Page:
This exhibition is part of a series of annual exhibitions by the National Gallery of Ireland’s ESB Centre for the Study of Irish Art (ESB CSIA). The ESB CSIA is a research facility at the Gallery, housing one of the most important collections of library and archival material associated with the history of Irish art.

ESB chief executive, Pat O’Doherty, commented: “George Bernard Shaw believed in the power of education to create a brighter future, and in the power of art to educate. His legacy has ensured many more generations have been able to enjoy the works of art within the National Gallery of Ireland. We are very proud to be supporting this exhibition through our long-standing partnership with the Centre for the Study of Irish Art.”










Today's News

July 26, 2020

Schantz Galleries exhibits works by Albert Paley at Stockbridge Station Gallery

Jerusalem site reveals ancient Judean tax centre

Man questioned over French cathedral fire rearrested: prosecutor

Fleetwood Mac guitarist Peter Green dies aged 73

Bombed and looted: Yemen battles to save its heritage

Sotheby's presents a survey of 20th & 21st Century Design in New York

50th anniversary of the Isle of White Festival celebrated in landmark exhibition

National Gallery of Ireland exhibition marks George Bernard Shaw's birthday

Survey by Stedelijk Museum Amsterdam and BNO reveals impact of Covid-19 pandemic on Dutch designers

Original exhibitions highlight Oklahoma City Museum of Art's permanent collection

Machu Picchu empty for anniversary as Peru virus cases soar

rosenfeld opens 'Between the Forceps and the Stone', the gallery's summer exhibition

Regis Philbin, TV's indignant everyman, dies at 88

Tornabuoni announces new location in Paris

Kehrer Verlag publishes Reinout van den Bergh's Eboundja

signs and symbols reopens with exhibition of works by Drew Conrad

On August 8, The Violet Taaffe Estate goes up for bid at Turner Auctions + Appraisals

All Shook Up: Norwegian Elvis impersonator sets world record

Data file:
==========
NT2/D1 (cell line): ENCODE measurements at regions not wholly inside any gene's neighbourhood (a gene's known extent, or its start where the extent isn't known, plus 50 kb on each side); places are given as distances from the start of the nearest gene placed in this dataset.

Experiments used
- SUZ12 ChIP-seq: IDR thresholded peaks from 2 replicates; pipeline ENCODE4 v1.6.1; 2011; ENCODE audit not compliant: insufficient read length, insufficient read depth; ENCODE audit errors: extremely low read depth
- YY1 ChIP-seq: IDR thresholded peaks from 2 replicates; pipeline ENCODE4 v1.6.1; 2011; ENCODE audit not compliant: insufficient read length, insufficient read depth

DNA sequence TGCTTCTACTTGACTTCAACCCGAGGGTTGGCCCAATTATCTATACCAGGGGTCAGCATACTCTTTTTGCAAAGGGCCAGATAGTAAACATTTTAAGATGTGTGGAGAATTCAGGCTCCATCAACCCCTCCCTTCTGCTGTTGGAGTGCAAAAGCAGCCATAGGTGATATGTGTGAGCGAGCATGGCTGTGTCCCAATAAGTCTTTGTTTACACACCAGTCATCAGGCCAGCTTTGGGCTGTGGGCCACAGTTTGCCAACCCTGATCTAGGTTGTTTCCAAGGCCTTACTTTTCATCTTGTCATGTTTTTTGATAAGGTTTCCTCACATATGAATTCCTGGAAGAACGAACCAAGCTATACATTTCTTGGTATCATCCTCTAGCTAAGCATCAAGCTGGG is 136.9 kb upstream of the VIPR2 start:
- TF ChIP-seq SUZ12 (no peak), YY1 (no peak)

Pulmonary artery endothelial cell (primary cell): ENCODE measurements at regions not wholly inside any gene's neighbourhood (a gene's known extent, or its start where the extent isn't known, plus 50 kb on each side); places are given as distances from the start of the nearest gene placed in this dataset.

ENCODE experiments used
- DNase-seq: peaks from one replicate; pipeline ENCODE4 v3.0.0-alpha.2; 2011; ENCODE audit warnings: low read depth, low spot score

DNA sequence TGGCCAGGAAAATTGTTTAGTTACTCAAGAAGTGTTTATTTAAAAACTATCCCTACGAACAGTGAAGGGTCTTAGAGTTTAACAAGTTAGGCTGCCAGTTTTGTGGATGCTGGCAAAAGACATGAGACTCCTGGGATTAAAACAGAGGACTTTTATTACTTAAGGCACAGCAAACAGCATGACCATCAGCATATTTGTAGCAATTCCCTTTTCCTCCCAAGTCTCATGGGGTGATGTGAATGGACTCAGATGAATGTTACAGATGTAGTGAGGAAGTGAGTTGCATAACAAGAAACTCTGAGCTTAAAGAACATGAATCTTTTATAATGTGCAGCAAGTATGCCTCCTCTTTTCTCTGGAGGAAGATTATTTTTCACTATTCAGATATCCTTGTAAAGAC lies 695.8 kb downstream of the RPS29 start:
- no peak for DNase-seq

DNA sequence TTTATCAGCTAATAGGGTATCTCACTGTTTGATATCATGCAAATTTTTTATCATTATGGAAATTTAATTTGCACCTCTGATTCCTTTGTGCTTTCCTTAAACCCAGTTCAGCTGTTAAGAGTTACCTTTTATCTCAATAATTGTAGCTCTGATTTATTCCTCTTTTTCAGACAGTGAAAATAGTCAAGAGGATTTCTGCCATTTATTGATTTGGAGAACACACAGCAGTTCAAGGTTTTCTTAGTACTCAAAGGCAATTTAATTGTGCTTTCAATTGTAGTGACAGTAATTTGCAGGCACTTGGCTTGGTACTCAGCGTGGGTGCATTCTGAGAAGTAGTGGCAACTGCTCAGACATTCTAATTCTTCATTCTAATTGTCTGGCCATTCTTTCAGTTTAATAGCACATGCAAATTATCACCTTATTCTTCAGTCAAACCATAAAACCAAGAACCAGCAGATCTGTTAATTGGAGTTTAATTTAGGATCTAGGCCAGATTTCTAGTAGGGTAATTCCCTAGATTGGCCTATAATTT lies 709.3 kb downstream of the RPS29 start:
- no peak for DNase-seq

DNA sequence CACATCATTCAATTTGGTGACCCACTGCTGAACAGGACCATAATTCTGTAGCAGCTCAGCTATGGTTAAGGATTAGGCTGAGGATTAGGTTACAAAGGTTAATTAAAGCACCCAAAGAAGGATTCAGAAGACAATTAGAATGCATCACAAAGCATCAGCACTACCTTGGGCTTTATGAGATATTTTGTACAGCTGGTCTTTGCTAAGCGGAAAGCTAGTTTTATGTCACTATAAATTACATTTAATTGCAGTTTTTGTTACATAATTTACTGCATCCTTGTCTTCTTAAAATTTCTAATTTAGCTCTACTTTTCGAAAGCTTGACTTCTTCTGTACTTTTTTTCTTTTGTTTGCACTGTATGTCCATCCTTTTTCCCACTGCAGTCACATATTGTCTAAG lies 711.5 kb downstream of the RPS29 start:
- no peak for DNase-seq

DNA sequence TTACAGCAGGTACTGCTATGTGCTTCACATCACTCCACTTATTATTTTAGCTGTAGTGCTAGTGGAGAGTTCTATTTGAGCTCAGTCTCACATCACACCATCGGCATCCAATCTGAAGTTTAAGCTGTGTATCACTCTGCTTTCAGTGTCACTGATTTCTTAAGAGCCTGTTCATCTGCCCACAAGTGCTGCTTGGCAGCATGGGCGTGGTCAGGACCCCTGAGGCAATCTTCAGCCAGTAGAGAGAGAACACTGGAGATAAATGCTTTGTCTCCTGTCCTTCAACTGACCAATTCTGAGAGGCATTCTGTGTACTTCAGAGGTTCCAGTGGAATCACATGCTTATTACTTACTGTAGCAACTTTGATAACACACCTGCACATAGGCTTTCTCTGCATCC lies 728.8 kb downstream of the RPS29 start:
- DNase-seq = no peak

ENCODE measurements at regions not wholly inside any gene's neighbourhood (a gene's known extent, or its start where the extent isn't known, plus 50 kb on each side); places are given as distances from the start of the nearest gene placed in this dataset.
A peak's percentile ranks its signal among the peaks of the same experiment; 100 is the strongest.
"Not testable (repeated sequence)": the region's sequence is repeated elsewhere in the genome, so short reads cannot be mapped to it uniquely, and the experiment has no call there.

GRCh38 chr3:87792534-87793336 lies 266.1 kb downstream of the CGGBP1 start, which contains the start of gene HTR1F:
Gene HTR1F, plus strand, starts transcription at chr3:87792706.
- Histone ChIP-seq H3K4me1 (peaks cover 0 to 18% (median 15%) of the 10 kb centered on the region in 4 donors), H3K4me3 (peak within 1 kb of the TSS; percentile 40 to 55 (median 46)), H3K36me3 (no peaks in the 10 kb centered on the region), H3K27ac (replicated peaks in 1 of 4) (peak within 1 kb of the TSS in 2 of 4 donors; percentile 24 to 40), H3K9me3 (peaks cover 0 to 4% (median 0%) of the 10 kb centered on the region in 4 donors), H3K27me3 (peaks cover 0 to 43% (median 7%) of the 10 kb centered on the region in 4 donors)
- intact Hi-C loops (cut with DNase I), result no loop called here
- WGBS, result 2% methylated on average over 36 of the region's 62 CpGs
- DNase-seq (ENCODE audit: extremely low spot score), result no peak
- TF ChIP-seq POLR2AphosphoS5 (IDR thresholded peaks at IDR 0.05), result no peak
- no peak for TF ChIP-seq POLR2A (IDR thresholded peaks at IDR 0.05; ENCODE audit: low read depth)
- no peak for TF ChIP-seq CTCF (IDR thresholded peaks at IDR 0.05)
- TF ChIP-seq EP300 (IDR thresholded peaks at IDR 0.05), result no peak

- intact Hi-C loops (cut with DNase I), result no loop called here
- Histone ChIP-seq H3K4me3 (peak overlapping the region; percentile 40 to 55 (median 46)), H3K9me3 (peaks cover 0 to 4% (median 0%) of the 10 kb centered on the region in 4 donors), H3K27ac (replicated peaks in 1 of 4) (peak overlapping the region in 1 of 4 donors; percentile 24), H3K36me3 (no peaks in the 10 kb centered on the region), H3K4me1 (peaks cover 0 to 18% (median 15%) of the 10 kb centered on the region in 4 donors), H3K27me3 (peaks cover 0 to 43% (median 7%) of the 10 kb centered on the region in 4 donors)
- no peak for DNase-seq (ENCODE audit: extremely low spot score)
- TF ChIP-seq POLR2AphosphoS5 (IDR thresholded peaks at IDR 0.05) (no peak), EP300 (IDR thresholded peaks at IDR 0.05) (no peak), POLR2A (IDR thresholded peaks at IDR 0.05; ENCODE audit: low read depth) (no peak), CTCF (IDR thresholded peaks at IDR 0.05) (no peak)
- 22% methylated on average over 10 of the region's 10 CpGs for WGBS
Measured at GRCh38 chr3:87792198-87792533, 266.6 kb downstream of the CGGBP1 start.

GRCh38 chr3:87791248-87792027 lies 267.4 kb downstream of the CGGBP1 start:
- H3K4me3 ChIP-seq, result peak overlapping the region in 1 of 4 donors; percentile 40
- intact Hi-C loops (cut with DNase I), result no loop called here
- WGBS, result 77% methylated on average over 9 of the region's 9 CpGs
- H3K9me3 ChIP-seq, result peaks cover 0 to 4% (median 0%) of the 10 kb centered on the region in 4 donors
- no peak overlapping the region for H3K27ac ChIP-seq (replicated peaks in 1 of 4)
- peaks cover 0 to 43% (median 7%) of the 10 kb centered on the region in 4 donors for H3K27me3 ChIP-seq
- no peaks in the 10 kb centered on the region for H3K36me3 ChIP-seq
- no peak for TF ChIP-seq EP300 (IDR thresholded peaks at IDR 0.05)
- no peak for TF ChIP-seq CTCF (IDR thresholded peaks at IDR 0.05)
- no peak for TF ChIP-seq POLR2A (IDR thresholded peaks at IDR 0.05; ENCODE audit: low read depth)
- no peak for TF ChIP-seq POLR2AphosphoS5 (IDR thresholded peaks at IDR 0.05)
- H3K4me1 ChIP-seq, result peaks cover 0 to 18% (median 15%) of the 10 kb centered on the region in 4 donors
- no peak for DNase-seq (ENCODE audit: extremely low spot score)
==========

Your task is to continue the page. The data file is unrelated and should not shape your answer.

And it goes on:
Life and work of Joan Eardley to be celebrated in her centenary year

Juan Marsé, who wrote of Spain's dark years, is dead at 87

Phyllis Somerville, busy dtage and screen actress, dies at 76

The UK's leading contemporary art prize and exhibition Artes Mundi 9 announces new dates and plans

Artist Nathaniel Donnett creates a public installation that bridges communities

Delaware Art Museum announces exhibition of Helen Mason and Margo Allman

Causes of Dry Skin and How to Cure it

Why Invest in LED Grow Lights

The most Innovative Luxury Watches fuelling a culture of change

How to Dispose of Old Furniture in Sydney?




Museums, Exhibits, Artists, Milestones, Digital Art, Architecture, Photography,
Photographers, Special Photos, Special Reports, Featured Stories, Auctions, Art Fairs,
Anecdotes, Art Quiz, Education, Mythology, 3D Images, Last Week, .

 



Founder:
Ignacio Villarreal
(1941 - 2019)
Editor & Publisher: Jose Villarreal
Art Director: Juan José Sepúlveda Ramírez
Writer: Ofelia Zurbia Betancourt

Royalville Communications, Inc
produces:

ignaciovillarreal.org juncodelavega.com facundocabral-elfinal.org
Founder's Site. Hommage
to a Mexican poet.
Hommage
       

The First Art Newspaper on the Net. The Best Versions Of Ave Maria Song Junco de la Vega Site Ignacio Villarreal Site
Tell a Friend
Dear User, please complete the form below in order to recommend the Artdaily newsletter to someone you know.
Please complete all fields marked *.
Sending Mail
Sending Successful